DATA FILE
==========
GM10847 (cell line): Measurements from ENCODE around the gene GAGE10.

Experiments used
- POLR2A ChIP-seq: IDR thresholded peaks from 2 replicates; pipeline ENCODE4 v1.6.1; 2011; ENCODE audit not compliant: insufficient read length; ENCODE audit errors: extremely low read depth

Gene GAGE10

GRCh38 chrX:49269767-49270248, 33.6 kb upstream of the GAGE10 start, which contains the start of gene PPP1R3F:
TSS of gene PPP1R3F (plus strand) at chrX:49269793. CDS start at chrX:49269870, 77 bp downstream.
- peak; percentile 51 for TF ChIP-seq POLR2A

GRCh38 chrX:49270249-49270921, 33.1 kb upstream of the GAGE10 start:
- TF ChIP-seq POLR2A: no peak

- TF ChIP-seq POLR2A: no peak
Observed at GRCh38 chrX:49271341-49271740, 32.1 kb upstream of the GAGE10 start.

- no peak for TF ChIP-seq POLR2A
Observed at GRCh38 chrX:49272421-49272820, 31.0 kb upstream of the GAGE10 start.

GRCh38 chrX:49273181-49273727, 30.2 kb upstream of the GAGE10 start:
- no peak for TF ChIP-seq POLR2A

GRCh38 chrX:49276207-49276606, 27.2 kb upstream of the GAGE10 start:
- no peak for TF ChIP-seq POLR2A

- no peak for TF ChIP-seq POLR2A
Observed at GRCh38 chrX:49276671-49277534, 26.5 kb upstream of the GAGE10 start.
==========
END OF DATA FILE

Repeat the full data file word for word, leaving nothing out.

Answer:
GM10847 (cell line): Measurements from ENCODE around the gene GAGE10.

Experiments used
- POLR2A ChIP-seq: IDR thresholded peaks from 2 replicates; pipeline ENCODE4 v1.6.1; 2011; ENCODE audit not compliant: insufficient read length; ENCODE audit errors: extremely low read depth

Gene GAGE10

GRCh38 chrX:49269767-49270248, 33.6 kb upstream of the GAGE10 start, which contains the start of gene PPP1R3F:
TSS of gene PPP1R3F (plus strand) at chrX:49269793. CDS start at chrX:49269870, 77 bp downstream.
- peak; percentile 51 for TF ChIP-seq POLR2A

GRCh38 chrX:49270249-49270921, 33.1 kb upstream of the GAGE10 start:
- TF ChIP-seq POLR2A: no peak

- TF ChIP-seq POLR2A: no peak
Observed at GRCh38 chrX:49271341-49271740, 32.1 kb upstream of the GAGE10 start.

- no peak for TF ChIP-seq POLR2A
Observed at GRCh38 chrX:49272421-49272820, 31.0 kb upstream of the GAGE10 start.

GRCh38 chrX:49273181-49273727, 30.2 kb upstream of the GAGE10 start:
- no peak for TF ChIP-seq POLR2A

GRCh38 chrX:49276207-49276606, 27.2 kb upstream of the GAGE10 start:
- no peak for TF ChIP-seq POLR2A

- no peak for TF ChIP-seq POLR2A
Observed at GRCh38 chrX:49276671-49277534, 26.5 kb upstream of the GAGE10 start.